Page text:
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Pitching His Own Game
Dan Greene
February 20, 2012
Curt Schilling is playing a new role as fantasy creator
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February 20, 2012

Pitching His Own Game

Curt Schilling is playing a new role as fantasy creator

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Pitching every fifth day for 20 big league seasons, Curt Schilling once led an ideal existence for a man with his computer-gaming passion. "I had immense amounts of disposable income. I had a ton of free time," recalls Schilling. "I had the perfect gamer's life." But in recent weeks, during the run-up to the Feb. 7 launch of Kingdoms of Amalur: Reckoning, the debut game from Schilling's 38 Studios digital media company, the six-time All-Star found himself with an unfamiliar problem: a schedule too filled with promotional work to play. Says Schilling (above), "This is the first lull I've had in my gaming in a long, long time."

Thanks in part to another benefit of his past life—the roughly $114 million he earned in MLB salary—Schilling has been able to turn a consuming hobby into a second career. In October 2006, while still with the Red Sox, he founded 38 Studios, based in Providence and originally dubbed Green Monster Games before being renamed after Schilling's longtime jersey number. The company made a splash by bringing in Spider-Man and Spawn artist Todd McFarlane as art director, then in '09 acquired a developer that had been building a single-player online role-playing game. That engine was then merged with an intricate fantasy world of characters and stories that Schilling and his colleagues had been working on to create Reckoning. Schilling describes his role in the game's creation as "no different than a manager of a baseball team.... I've got incredibly talented people on my roster."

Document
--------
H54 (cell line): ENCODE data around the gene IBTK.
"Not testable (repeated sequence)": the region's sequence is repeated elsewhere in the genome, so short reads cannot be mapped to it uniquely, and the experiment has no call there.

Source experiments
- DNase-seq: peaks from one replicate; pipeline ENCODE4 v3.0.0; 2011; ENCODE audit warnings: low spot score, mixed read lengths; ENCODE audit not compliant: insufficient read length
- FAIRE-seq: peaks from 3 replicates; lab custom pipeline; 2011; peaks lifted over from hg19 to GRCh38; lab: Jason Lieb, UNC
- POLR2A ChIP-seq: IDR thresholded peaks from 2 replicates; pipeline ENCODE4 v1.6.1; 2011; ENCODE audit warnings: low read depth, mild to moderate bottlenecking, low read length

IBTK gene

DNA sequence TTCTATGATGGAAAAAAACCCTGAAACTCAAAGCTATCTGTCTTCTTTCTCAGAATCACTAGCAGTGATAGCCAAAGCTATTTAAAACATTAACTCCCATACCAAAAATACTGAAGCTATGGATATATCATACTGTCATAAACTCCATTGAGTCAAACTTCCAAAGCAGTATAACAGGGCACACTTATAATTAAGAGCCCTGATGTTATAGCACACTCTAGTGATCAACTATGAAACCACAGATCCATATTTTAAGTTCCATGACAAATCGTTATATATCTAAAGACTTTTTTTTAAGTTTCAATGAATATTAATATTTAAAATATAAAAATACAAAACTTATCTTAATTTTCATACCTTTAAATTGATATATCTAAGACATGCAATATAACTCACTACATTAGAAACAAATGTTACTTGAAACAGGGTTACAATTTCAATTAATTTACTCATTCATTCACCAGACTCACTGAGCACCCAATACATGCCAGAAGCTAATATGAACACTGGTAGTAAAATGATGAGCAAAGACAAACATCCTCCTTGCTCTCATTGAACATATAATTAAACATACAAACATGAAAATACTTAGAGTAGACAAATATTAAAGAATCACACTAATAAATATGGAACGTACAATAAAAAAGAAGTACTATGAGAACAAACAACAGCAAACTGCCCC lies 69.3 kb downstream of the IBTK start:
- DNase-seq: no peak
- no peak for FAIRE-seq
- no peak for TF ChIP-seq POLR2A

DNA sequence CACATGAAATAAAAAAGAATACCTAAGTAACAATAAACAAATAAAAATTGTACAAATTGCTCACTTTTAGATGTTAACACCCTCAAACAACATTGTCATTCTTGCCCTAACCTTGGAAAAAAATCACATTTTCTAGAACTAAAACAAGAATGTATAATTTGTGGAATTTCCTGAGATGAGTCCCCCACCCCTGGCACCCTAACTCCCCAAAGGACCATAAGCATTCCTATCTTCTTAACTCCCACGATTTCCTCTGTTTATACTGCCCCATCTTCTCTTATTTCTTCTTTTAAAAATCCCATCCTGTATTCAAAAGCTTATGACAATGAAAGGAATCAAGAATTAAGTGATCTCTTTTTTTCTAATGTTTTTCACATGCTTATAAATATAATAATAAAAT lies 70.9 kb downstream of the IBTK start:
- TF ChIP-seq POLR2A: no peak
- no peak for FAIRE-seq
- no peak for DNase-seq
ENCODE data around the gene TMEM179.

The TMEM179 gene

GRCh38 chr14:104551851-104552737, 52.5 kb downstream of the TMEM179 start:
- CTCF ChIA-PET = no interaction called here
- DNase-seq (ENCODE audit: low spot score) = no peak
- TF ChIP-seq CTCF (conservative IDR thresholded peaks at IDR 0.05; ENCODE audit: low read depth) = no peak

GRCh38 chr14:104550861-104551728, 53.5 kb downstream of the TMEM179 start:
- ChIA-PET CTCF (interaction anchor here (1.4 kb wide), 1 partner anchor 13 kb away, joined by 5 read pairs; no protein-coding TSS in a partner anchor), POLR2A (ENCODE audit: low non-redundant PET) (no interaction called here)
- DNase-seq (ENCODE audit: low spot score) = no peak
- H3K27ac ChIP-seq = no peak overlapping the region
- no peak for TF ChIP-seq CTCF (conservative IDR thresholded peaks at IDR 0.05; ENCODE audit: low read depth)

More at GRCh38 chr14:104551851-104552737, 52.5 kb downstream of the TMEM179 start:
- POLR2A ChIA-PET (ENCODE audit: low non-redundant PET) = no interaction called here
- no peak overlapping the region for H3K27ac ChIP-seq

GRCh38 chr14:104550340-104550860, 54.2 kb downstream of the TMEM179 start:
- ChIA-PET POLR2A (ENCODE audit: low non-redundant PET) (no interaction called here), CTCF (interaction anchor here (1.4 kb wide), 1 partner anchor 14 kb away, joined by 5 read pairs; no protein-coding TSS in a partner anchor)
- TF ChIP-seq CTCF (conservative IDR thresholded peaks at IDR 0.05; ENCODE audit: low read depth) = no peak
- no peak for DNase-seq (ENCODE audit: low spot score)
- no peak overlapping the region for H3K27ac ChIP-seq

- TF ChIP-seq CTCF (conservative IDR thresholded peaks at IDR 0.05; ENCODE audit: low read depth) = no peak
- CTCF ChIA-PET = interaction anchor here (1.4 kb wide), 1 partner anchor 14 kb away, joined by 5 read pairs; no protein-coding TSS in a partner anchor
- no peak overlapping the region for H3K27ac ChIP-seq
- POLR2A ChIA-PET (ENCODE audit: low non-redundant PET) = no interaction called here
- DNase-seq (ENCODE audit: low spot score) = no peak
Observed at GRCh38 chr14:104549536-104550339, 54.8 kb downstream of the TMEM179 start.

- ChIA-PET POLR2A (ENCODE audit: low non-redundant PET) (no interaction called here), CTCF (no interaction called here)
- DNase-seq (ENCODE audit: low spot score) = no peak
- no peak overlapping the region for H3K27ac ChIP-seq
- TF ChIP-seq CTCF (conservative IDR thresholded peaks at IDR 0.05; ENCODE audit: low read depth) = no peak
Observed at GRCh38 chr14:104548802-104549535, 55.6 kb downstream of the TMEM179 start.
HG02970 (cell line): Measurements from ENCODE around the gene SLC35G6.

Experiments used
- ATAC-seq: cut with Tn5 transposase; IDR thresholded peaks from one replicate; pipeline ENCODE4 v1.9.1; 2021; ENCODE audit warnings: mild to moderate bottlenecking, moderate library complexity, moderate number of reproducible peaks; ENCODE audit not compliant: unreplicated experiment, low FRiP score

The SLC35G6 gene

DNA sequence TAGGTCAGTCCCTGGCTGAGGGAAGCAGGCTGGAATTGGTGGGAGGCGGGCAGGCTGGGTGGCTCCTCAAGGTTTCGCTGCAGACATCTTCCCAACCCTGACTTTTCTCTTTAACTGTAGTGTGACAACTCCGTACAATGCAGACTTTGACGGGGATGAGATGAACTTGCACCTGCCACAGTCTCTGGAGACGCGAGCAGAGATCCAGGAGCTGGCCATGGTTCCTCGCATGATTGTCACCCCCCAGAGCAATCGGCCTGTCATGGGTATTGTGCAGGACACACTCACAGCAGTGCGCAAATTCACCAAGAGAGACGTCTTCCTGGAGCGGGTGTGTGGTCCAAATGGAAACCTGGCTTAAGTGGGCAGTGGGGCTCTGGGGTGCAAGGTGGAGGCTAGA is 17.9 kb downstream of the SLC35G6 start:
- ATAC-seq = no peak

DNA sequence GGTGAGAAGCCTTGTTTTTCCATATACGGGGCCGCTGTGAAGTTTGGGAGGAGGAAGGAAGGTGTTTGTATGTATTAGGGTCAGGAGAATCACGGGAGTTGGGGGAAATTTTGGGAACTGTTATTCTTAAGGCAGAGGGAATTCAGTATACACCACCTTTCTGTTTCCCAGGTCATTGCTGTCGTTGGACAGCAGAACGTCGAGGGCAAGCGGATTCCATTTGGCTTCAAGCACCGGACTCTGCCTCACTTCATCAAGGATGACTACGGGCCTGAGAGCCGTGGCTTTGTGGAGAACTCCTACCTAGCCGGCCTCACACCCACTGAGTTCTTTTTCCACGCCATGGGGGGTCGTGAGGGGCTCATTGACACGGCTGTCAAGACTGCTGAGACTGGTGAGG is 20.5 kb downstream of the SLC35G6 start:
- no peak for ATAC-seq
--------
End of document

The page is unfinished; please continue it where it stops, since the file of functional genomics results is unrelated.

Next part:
Schilling pitches Reckoning as "God of War meets Oblivion" and says his studio sought to improve on the role-playing genre by treating combat as an essential element of the game. The New York Times last week declared Reckoning "one of the finest action role-playing games yet made." Schilling & Co. are already contemplating a sequel, plus an online role-playing game dubbed Copernicus. "I want to be the best in the world at something else," the three-time World Series winner says. And, presumably, find the time to game again.

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